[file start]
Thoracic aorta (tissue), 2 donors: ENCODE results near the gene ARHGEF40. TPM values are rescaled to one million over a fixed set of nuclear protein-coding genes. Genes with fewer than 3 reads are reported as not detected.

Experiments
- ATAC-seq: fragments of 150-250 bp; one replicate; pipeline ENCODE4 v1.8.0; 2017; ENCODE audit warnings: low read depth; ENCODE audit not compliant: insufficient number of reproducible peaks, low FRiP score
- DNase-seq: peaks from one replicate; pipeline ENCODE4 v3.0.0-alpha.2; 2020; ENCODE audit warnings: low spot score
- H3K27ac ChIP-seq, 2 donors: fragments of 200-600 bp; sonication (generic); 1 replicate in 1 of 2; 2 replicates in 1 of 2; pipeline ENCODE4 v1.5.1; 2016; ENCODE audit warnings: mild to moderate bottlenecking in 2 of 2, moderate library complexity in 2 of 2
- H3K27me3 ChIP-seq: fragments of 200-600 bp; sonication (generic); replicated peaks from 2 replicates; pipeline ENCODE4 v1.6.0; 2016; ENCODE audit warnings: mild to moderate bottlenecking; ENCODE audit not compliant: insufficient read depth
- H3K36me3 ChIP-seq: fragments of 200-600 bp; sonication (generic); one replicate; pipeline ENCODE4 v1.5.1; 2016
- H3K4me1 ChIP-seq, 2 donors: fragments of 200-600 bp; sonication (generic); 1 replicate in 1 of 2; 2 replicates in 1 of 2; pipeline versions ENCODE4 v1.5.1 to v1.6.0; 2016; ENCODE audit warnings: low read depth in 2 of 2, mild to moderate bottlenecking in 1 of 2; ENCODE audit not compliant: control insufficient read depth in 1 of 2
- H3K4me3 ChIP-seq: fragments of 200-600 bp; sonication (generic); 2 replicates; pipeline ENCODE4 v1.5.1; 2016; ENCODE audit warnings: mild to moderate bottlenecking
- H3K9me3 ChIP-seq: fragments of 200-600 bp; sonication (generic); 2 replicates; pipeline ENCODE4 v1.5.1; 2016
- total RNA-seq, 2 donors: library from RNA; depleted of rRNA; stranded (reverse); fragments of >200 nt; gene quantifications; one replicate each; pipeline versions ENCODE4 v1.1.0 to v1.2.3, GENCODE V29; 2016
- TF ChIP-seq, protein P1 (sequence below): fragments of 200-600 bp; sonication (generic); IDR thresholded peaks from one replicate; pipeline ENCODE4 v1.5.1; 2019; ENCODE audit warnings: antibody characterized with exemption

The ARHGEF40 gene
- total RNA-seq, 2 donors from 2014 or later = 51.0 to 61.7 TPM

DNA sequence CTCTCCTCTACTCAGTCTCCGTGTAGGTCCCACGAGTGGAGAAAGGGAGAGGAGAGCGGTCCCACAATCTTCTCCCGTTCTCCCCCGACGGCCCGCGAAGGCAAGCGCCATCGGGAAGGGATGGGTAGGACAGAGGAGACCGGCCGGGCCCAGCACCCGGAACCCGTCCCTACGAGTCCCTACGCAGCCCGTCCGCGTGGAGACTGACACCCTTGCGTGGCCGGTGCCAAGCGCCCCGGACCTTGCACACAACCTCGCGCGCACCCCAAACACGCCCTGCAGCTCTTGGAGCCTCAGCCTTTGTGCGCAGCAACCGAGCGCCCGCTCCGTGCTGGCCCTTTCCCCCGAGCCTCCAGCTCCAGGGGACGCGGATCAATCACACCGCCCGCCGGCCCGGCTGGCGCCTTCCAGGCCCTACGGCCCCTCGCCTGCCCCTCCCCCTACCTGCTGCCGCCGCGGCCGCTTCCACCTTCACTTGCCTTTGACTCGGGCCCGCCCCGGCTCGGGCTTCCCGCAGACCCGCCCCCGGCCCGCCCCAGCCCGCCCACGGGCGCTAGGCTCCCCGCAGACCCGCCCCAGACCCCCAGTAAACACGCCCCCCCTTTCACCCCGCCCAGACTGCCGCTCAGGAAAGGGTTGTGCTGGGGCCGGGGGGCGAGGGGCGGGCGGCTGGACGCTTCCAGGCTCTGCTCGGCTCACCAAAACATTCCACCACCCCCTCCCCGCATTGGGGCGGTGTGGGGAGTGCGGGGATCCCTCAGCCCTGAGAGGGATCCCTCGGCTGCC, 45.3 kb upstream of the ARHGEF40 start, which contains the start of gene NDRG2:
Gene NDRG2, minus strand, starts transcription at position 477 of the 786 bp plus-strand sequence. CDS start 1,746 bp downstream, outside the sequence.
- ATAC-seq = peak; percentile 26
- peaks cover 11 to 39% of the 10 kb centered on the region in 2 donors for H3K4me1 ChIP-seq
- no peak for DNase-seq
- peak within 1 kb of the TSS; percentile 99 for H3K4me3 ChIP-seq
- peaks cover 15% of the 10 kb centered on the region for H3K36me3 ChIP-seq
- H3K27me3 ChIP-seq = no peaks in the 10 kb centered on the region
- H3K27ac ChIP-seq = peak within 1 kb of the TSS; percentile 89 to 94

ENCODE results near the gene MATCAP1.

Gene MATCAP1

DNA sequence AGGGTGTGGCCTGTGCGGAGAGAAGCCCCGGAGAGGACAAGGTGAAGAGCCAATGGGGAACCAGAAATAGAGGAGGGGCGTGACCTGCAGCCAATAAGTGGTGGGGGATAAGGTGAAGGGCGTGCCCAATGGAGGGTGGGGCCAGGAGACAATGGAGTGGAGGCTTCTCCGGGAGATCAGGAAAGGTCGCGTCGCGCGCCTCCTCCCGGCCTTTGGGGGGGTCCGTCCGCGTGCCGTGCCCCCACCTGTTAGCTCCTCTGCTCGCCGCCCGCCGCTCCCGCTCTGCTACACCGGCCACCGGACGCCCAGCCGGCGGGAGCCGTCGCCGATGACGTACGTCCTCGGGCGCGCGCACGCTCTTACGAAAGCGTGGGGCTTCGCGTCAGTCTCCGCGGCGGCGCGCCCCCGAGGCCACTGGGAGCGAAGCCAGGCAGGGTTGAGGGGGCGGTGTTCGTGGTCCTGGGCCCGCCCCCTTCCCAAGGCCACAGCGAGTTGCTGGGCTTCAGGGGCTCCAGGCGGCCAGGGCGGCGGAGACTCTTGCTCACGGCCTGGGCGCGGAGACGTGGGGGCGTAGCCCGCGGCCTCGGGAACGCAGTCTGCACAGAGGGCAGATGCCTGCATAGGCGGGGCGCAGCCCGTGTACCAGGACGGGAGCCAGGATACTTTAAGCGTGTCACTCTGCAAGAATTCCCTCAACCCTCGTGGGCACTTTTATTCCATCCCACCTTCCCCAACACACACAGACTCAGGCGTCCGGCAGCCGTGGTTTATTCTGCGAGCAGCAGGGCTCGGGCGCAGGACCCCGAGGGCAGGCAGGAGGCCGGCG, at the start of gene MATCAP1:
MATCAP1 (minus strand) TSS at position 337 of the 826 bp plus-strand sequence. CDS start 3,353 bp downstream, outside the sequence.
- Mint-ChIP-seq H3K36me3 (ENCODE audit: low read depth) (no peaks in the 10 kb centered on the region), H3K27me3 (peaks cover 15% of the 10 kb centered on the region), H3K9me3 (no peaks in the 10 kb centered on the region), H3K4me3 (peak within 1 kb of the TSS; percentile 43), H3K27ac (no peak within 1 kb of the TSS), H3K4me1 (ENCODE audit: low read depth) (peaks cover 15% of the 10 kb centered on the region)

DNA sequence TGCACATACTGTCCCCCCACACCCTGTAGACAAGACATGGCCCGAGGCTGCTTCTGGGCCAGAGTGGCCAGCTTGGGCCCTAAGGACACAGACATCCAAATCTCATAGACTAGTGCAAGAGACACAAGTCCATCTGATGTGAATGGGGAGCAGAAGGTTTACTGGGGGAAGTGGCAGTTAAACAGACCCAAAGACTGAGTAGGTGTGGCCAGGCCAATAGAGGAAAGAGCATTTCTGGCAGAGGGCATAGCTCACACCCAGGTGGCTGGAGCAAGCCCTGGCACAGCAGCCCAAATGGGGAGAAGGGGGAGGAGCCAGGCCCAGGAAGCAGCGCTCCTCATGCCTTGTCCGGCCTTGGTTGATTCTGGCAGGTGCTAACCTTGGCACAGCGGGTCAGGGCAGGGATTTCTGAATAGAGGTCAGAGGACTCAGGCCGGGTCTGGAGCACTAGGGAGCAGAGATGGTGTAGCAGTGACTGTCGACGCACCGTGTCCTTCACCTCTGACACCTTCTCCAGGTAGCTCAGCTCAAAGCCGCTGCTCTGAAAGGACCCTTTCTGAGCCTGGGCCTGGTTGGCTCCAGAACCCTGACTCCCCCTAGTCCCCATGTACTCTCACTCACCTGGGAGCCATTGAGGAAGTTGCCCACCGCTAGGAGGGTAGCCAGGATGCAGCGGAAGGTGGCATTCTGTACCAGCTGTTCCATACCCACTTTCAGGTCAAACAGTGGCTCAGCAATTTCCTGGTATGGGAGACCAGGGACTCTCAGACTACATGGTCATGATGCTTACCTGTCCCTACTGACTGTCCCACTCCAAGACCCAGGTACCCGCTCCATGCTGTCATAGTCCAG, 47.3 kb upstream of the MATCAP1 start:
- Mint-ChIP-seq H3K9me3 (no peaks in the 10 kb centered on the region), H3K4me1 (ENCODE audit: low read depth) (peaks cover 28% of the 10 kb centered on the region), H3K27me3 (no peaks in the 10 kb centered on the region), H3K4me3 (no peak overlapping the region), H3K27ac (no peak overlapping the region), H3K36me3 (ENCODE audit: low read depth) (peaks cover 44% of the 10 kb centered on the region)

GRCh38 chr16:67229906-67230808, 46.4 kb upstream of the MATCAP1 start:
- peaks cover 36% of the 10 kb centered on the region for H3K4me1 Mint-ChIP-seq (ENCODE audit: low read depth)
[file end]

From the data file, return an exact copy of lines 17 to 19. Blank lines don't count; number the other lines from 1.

- ATAC-seq = peak; percentile 26
- peaks cover 11 to 39% of the 10 kb centered on the region in 2 donors for H3K4me1 ChIP-seq
- no peak for DNase-seq